GIFs have remained so ubiquitous, spawning legions of apps, memes and NSFW Tumblrs, that it can be surprising to remember the bitmap image format is more than 25 years old. When compared to newer file formats, however, animated GIFs–with their limited palette and jagged distortions–really show their age. The apngasm Kickstarter wants to give designers more options by creating a simple editor for animated PNG (APNG) and developers libraries to integrate APNG support. The file format works similarly to GIF but offers better colors, image quality and the flexibility of PNG images. But APNG supporters face several major hurdles, including lack of support from Web sites and the original group that developed PNG.
The apngasm editing tool is based on the APNG Assembler by developer Max Stepin.
“Plenty of people are dissatisfied with GIF limitations: 256 colors and 1-bit transparency were good enough in the 1980s, but we’re in 2013 now,” Stepin told me by email. “It’s time to agree on something better.”
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The quest to gain greater user traction of APNG has often seemed quixotic, in large part because it hasn’t received official support from the group of developers who created PNG. APNG was created in 2004 by Mozilla developers after the company dropped support for MNG (multiple-image network graphics) animations due to the large size of the code needed to implement it in Web sites. The PNG group, however, continued to reject APNG as a standard in favor of MNG because many felt that loading a single file type with both still and animation features was bad design (for a brief summary of APNG’s complicated history, see this blog post by Thomas Boutell, the editor of the original PNG specification and an APNG supporter).
The team behind the apngasm Kickstarter believes, however, that APNG can still gain traction among users frustrated by the limitations of animated GIFs. It’s working toward that goal by taking two-pronged approach. First, it will turn apngasm into an editing tool that will make creating APNG files even easier than GIF. Second, new open-source software tools will be made available to developers so they can easily add APNG support to their sites. Support for APNG is currently built into Firefox and Opera and can be added to Chrome with the APNG extension. (For a side-by-side comparison of the two formats, check out this link).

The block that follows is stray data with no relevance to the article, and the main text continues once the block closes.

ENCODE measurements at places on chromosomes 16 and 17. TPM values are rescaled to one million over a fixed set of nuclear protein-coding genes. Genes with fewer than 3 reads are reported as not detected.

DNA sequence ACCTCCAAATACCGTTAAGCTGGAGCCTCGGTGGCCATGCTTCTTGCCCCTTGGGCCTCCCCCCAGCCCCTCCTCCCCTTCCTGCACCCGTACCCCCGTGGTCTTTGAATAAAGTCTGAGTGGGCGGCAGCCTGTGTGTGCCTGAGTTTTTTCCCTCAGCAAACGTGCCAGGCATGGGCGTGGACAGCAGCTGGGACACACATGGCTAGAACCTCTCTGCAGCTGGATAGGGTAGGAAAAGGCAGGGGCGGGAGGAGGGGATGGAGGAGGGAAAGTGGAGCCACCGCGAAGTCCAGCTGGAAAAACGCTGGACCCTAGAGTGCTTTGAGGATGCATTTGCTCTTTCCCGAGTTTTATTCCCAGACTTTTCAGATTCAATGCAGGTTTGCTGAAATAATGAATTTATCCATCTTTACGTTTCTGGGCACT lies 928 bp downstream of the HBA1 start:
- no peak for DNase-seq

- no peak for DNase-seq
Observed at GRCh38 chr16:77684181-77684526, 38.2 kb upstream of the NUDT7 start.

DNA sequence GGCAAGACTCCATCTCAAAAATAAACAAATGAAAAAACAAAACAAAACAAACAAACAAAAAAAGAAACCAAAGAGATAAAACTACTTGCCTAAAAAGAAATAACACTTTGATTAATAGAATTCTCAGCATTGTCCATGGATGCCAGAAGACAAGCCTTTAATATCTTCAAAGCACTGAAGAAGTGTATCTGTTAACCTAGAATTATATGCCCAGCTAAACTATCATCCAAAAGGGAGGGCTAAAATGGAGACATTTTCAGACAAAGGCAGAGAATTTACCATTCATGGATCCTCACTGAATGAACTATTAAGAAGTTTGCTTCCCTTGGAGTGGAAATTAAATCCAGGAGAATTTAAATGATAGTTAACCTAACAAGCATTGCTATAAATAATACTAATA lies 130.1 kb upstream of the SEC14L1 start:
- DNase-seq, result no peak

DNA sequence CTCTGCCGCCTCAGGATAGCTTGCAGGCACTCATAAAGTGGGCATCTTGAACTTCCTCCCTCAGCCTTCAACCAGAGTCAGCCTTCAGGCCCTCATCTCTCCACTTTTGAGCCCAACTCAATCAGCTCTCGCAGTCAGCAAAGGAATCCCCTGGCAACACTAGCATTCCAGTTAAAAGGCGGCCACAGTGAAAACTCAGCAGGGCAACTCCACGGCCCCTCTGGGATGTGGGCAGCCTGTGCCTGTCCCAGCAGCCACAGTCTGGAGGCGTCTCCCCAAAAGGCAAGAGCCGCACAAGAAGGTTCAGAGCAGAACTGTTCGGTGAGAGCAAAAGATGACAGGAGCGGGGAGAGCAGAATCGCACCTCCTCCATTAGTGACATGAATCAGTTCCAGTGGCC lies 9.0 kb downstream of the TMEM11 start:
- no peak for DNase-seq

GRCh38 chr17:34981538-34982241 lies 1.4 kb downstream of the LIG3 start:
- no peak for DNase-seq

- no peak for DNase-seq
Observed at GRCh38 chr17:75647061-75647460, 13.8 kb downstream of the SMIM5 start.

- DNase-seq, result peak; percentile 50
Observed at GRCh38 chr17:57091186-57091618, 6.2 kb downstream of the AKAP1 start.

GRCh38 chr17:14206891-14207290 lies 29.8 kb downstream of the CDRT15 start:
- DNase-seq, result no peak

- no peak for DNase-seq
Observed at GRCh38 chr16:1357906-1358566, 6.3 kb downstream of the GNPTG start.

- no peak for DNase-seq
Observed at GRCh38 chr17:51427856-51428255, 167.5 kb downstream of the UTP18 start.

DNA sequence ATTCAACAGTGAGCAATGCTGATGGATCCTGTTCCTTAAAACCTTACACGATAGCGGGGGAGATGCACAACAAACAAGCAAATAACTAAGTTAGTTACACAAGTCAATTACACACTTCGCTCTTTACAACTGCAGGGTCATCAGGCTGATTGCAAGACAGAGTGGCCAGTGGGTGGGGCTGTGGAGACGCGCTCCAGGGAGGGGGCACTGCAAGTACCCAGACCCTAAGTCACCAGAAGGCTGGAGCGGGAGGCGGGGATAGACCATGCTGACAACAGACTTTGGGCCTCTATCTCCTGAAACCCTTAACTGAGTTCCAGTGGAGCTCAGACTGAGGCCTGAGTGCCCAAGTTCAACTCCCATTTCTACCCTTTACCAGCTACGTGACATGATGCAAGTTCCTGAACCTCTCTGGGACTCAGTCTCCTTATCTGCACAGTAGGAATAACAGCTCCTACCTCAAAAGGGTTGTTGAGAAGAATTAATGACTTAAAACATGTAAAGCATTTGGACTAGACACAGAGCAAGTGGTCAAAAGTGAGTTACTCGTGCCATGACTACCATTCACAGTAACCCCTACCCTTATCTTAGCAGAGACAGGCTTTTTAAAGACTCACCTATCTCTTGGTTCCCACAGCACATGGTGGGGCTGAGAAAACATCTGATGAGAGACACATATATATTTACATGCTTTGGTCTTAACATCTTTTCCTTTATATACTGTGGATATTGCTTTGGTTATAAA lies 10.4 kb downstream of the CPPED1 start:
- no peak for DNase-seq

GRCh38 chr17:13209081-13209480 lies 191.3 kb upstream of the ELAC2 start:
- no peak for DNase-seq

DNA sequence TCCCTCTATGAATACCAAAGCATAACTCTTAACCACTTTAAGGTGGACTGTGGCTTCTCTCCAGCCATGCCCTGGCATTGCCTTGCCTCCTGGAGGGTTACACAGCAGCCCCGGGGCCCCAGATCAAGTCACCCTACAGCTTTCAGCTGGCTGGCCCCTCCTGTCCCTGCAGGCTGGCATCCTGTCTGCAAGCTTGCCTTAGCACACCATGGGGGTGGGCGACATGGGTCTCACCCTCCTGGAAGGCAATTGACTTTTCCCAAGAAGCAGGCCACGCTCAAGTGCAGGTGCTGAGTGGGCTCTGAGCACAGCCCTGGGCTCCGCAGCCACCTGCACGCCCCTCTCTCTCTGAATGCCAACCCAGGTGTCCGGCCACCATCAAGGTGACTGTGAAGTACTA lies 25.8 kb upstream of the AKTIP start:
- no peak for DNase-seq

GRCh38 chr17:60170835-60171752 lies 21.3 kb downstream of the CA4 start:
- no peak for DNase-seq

Developer Rei Kagetsuki, the creator of the apngasm Kickstarter, first became an APNG supporter while searching for a way to distribute animated images created by the Phantom Open emoji project. Phantom Open’s team wrote a converter to output their images to GIF, but felt the quality of the animations was subpar. They considered SVG (scalable vector graphics) animation, but ultimately decided that it did not have enough support. Kagetsuki was intrigued, however, by the quality of APNG as well as its backstory.
“We were actually surprised to find out that it hadn’t been implemented as a standard and that there was this controversy, so we went for it,” says Kagetsuki.
Despite its rejection by most members of the PNG group, APNG has lived on as “rogue standard.” Imgur, the image hosting service popular among Redditors, supports APNG and in Japan, where Kagetsuki is based, the format is still used by many of the artists who share their work on Pixiv.
Kagetsuki acknowledges that gaining further support for APNG will be a challenge, especially since many users are already accustomed to GIF. Even Kickstarter converted apngasm’s sample APNG images to standard PNG, meaning the project had to link to offsite examples. But Kagetsuki says if sites like Facebook and Twitter add APNG support, than other developers will quickly follow.
“I think the biggest thing that prevented any sort of movement was not having tools available. With apngasm, we will make tools available so users can create content. When users create content and try to put it up and see where it breaks, they will say we want to use APNG on your site. When the site develops it, they will be able to turn to the apngasm library and hopefully implement it easily,” says Kagetsuki.
He adds that APNG isn’t meant to replace GIFs, but give developers, Web site designers and artists more tools in their animation arsenal.
“There’s a retro feeling to GIF,” he says. “It’s like the pixel art of retro games, there’s a cuteness and familiarity to it. I think that’s one of the draws of GIF and it will continue to be a draw even if APNG becomes more widely accepted.”
The apngasm Kickstarter has already reached its base goal of $5,000 and is now aiming for its first stretch goal of $7,500, which will allow apngasm’s team to create a plug-in to export APNG from the Photoshop animation tool. Backers who give $10 or more will receive a license for the plug-in and further sales will continue to fund the development of APNG tools. Fundraising ends on September 8.